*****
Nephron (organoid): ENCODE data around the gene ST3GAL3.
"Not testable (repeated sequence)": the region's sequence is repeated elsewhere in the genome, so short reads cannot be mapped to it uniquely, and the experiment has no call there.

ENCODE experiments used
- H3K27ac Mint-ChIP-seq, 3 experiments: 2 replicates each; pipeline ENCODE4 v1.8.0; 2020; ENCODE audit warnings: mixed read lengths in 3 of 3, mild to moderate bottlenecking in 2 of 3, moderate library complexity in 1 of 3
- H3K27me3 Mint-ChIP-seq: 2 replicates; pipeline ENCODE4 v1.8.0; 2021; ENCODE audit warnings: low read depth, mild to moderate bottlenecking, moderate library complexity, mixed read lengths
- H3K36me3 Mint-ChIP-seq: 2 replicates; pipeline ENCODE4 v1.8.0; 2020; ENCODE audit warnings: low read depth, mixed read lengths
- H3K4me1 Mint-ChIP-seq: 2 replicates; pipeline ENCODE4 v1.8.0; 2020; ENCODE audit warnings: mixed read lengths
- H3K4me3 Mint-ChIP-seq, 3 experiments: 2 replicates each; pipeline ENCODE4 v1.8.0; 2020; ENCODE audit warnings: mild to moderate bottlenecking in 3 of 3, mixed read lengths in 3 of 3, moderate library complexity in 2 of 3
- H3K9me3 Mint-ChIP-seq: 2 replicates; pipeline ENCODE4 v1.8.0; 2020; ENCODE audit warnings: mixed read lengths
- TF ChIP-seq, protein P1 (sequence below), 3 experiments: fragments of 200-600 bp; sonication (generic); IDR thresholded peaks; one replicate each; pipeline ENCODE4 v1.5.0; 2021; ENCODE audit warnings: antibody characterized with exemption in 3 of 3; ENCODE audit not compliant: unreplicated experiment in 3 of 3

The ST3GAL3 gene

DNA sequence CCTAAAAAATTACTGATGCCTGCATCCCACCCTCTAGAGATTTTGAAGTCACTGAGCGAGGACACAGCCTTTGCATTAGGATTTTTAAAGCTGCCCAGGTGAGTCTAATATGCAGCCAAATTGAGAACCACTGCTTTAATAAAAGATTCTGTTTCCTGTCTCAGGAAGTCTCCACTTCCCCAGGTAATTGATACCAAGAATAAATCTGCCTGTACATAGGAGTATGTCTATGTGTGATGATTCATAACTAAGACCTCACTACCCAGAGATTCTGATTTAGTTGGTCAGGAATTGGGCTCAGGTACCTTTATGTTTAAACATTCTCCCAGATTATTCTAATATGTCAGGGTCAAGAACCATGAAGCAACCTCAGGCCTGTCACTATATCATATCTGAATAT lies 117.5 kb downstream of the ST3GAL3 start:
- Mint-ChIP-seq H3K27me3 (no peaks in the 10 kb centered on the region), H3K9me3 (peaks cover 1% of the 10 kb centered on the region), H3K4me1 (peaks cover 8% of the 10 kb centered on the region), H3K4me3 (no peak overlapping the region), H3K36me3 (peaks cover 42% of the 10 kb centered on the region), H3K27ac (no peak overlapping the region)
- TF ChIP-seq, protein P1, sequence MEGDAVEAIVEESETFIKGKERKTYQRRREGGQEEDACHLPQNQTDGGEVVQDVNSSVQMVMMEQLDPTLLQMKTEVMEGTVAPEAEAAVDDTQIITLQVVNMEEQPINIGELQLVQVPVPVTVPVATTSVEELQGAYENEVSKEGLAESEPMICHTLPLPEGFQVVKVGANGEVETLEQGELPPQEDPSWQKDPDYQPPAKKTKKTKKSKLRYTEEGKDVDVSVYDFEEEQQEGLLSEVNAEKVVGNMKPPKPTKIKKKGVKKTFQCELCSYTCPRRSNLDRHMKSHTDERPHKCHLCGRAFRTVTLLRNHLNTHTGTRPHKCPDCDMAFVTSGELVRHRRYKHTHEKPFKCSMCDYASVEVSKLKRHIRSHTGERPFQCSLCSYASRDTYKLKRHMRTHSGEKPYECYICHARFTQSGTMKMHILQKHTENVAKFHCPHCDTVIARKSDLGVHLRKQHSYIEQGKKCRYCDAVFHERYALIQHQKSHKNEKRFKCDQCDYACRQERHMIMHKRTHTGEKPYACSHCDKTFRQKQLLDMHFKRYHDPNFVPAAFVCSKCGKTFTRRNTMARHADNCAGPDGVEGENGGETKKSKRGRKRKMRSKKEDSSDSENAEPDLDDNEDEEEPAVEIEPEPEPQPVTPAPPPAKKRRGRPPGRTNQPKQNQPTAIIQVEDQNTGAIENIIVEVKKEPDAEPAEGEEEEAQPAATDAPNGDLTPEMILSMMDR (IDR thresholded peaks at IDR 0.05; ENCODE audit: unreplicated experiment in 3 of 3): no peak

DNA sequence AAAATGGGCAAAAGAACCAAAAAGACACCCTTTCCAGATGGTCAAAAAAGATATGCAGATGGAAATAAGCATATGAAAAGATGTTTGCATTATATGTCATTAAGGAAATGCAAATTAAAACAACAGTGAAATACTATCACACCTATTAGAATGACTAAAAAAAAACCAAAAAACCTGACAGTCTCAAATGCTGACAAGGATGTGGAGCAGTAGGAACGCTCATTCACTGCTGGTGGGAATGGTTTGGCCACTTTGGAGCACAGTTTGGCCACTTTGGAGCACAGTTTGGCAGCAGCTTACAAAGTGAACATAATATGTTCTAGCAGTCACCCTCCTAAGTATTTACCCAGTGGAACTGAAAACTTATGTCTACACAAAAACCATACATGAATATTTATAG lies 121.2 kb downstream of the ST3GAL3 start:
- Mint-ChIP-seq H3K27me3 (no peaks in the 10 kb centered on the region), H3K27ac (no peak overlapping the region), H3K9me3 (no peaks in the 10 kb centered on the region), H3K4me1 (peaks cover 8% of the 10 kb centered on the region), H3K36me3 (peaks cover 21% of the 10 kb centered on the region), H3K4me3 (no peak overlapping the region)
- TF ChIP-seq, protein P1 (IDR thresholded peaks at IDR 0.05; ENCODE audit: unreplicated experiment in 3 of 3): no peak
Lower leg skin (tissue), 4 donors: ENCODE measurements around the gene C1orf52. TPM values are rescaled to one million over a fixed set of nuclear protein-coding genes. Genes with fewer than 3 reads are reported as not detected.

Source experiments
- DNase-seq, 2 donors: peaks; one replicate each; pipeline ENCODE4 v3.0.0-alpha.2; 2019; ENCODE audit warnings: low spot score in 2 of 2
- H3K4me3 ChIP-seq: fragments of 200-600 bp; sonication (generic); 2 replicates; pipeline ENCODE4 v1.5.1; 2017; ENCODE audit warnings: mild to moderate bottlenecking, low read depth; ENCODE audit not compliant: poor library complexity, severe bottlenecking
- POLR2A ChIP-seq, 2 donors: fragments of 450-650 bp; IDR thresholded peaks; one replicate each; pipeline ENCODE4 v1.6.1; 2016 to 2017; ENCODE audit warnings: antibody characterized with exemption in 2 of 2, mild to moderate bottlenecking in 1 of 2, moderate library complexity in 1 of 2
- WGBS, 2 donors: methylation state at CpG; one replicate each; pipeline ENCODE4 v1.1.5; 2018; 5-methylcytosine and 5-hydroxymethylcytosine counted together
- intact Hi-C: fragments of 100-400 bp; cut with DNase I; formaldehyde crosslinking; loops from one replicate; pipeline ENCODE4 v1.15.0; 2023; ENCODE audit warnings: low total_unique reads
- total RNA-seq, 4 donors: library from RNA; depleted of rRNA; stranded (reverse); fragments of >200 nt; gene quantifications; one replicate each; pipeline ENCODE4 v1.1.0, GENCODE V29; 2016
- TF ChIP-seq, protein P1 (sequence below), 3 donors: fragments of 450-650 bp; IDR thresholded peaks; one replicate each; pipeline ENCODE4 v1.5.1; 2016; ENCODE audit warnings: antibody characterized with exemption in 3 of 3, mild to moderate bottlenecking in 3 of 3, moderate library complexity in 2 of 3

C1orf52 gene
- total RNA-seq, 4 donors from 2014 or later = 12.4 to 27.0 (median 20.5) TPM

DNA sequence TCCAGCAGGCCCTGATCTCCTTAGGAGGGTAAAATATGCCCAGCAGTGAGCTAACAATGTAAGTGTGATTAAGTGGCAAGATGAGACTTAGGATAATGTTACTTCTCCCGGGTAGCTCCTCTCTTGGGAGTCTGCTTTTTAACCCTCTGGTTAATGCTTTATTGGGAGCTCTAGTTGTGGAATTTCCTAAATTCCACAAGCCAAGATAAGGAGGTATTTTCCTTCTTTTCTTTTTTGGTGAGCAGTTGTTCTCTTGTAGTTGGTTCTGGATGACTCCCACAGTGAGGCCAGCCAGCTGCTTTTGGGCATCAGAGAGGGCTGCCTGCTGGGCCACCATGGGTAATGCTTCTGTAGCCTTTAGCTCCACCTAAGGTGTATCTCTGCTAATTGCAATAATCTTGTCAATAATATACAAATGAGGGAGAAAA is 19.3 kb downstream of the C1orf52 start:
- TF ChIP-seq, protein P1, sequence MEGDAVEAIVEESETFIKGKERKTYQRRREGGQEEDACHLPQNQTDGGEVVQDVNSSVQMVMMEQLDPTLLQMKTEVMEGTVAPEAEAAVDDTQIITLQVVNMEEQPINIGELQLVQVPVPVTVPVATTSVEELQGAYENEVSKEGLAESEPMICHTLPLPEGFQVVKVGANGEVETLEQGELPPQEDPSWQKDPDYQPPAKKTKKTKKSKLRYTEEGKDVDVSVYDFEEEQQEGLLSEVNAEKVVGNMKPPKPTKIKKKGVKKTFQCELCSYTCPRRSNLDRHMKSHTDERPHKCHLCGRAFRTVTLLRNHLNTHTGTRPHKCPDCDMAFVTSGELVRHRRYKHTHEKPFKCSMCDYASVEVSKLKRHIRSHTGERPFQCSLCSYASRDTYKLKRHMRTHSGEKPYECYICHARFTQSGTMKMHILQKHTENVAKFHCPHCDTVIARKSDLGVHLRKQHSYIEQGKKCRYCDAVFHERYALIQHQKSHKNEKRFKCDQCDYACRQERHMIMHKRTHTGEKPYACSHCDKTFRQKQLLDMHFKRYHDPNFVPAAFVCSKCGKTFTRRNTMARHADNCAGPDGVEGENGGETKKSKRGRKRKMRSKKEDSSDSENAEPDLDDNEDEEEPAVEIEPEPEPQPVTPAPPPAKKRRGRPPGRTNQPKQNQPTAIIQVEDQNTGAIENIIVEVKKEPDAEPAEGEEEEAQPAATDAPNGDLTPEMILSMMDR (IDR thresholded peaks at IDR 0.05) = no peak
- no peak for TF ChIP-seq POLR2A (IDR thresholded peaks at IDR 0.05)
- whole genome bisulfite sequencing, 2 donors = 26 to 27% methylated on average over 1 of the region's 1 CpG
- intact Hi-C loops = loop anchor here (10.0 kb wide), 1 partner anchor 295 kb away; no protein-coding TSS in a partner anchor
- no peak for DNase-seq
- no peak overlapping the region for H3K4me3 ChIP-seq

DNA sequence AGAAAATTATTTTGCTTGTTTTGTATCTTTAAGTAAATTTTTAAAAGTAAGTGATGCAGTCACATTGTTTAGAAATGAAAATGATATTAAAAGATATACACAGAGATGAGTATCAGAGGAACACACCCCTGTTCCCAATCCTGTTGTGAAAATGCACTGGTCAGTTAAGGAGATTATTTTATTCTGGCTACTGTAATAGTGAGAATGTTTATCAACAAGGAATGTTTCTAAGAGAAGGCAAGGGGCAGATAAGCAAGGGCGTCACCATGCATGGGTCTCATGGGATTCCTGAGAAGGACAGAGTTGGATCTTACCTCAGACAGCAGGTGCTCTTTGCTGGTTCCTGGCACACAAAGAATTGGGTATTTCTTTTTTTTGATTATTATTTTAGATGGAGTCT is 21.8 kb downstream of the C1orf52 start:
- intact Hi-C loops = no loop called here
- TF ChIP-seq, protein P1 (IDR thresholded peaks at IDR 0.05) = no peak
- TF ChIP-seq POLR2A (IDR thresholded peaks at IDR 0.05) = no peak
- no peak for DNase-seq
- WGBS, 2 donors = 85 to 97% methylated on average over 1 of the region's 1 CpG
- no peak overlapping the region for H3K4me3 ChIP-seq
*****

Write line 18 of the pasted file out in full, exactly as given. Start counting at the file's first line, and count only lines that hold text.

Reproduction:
Lower leg skin (tissue), 4 donors: ENCODE measurements around the gene C1orf52. TPM values are rescaled to one million over a fixed set of nuclear protein-coding genes. Genes with fewer than 3 reads are reported as not detected.